In my many years as a judge for the J. R. Ackerley Prize for Autobiography, I have been constantly surprised by the high proportion of books that deal with the subject of adoption. It is usually a melancholy story of young people who, as their 18th birthdays approach, become obsessed with the need to meet their natural parents, only eventually to find themselves being entertained by families with which they have nothing in common; of couples who suddenly discover that the children that they had come to regard as their own have now abruptly given precedence in their affections to total strangers; and of women who, having made the terrible sacrifice of surrendering a child, now only agree with extreme reluctance to have their past shame, guilt and anguish revived for them.
Adoption is also the theme of this dark and painful novel, in which, in a feat of remarkable ventriloquism, a 52-year-old novelist adopts the voice of a young girl frenetically asking the same question over and over again: ‘Why was I given up?’
To escape from this question, Lily has sought refuge in the dub reggae venues of the north of England and the drugs so easily available at them. To one particular small and still obscure band, Ozymandias, she has become a groupie, having developed a crush on its enigmatic lead female singer. From recreational drugs like ‘’shrooms’ (mushrooms) and skunk weed she has moved on to heroin and, even worse, to ayahuasco, a potent and highly perilous South American substance that produces in her such violent alterations of consciousness that she ends up in a psychiatric ward. It is only then that her adoptive parents — her mother efficient but chilly, her father a boyish figure, more older brother than responsible pater familias — seem at last to be concerned about the way in which constant tripping is destroying her sanity.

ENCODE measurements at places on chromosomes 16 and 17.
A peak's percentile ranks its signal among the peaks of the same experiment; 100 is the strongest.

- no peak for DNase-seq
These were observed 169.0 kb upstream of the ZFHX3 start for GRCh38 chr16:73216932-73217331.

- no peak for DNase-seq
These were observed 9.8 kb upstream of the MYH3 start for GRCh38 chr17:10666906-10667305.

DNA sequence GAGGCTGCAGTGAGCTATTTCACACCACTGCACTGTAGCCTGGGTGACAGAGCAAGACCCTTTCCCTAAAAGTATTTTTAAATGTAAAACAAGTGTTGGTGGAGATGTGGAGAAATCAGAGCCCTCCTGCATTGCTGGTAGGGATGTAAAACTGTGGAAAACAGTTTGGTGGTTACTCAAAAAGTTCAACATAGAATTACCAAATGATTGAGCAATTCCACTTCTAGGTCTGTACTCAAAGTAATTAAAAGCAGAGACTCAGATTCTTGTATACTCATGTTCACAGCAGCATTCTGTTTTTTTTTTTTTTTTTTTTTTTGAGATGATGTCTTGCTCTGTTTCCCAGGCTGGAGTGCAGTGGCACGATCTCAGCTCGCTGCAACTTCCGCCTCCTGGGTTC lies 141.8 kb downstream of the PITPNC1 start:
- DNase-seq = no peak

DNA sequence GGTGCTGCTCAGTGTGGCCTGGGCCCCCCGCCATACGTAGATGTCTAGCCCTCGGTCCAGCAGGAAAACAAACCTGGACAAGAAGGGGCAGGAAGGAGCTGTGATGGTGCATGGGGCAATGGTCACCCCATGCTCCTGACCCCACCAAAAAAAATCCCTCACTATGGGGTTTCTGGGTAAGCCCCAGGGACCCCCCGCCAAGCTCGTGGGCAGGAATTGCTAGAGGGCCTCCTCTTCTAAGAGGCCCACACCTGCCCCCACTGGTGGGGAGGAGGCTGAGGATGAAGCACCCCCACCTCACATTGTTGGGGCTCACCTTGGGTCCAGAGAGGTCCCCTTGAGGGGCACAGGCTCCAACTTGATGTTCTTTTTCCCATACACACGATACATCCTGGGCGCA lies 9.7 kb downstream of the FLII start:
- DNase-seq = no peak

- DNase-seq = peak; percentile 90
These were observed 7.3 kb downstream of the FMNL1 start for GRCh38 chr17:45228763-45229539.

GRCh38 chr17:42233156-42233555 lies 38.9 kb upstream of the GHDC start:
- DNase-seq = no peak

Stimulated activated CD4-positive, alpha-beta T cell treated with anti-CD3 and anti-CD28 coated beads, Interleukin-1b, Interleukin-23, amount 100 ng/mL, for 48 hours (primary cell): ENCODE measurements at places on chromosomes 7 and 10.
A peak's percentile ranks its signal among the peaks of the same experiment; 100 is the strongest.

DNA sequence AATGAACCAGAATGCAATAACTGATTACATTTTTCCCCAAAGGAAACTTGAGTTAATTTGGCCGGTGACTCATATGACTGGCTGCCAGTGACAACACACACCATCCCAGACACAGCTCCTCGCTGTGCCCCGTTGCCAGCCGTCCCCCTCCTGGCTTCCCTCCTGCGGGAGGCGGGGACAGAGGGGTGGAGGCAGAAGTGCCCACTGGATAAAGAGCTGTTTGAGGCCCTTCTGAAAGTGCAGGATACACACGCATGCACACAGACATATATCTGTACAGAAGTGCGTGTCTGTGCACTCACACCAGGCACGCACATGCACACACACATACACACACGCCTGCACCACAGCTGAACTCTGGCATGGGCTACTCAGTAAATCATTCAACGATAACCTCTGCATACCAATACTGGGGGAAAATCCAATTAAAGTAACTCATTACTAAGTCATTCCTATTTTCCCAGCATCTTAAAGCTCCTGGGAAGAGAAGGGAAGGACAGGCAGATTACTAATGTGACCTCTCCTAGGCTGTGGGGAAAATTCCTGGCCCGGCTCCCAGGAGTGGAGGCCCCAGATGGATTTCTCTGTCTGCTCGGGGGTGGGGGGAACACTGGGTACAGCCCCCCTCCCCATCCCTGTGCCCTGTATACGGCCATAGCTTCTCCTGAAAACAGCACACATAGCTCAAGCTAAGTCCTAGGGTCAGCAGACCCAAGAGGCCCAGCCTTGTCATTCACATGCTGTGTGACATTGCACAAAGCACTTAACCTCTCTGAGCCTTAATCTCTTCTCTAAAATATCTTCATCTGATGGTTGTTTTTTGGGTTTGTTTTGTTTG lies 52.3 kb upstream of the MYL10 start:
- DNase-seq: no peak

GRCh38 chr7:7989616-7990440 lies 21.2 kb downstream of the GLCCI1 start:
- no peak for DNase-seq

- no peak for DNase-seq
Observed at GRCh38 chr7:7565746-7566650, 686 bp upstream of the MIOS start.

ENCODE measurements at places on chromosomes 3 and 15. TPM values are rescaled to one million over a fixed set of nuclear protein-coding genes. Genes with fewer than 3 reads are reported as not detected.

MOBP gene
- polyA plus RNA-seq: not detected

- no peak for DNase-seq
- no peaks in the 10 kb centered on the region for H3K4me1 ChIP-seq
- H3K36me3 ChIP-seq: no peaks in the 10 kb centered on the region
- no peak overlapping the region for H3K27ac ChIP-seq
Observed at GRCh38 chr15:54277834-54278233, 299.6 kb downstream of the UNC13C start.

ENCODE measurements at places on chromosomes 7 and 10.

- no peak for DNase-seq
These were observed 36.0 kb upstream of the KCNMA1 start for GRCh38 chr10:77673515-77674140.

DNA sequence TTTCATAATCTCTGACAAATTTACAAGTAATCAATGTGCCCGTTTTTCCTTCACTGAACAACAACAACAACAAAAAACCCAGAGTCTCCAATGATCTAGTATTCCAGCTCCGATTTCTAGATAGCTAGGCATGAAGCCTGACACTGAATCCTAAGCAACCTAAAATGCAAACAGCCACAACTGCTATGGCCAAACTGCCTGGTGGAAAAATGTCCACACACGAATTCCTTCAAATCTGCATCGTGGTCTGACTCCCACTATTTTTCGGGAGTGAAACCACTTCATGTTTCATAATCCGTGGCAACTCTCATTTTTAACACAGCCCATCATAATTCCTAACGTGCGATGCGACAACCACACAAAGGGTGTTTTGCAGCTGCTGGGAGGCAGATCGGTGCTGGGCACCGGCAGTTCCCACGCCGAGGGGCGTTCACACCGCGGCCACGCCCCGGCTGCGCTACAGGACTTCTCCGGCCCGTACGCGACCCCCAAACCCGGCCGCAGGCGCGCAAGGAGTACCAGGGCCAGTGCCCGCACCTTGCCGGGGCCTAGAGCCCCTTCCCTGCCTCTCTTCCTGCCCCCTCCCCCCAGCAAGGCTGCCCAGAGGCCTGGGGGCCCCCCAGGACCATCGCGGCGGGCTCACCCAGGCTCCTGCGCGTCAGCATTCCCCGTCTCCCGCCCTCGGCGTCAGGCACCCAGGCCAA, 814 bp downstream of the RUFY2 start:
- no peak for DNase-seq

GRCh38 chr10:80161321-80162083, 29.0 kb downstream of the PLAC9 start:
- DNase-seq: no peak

Eventually, step by painful step, she begins to approach an answer to her increasingly frenzied question. The superb last quarter of the book deals with what she discovers about the life of a mother who had been even more disastrously hooked on drugs and had suffered even worse desperation. This mother became involved with an Australian drug-dealer, first in Goa and then in Penang, only to learn that she was pregnant soon after the Malaysian police had arrested him. Back in England, she attempted to get her life back on track, but ended up as an emaciated prostitute, still dominated by her insatiable addiction.
Yorke provides a terrific evocation of a Goa of which, from my last visit some 20 years ago, I have a vivid memory of a piquant contrast between the respectable solemnity of the inhabitants in their dark suits and dresses promenading the beaches on a Sunday evening, and the dishevelled, disorientated young visitors lying sprawled out on the sand like so much human debris.
It would be exaggeration to claim that Yorke is the equal of his grandfather, Henry Green, in my mind a genius, but he has certainly inherited many of his virtues. One of these is the ability to transmit the essential facts about a character in two or three short sentences of description or brief lines of dialogue. The other is a narrative gift that impels the reader to follow his heroine through her complex narrative with a mounting sense of horrified fascination.
This article first appeared in the print edition of The Spectator magazine, dated August 14, 2010Tags: Drugs, Family, Fiction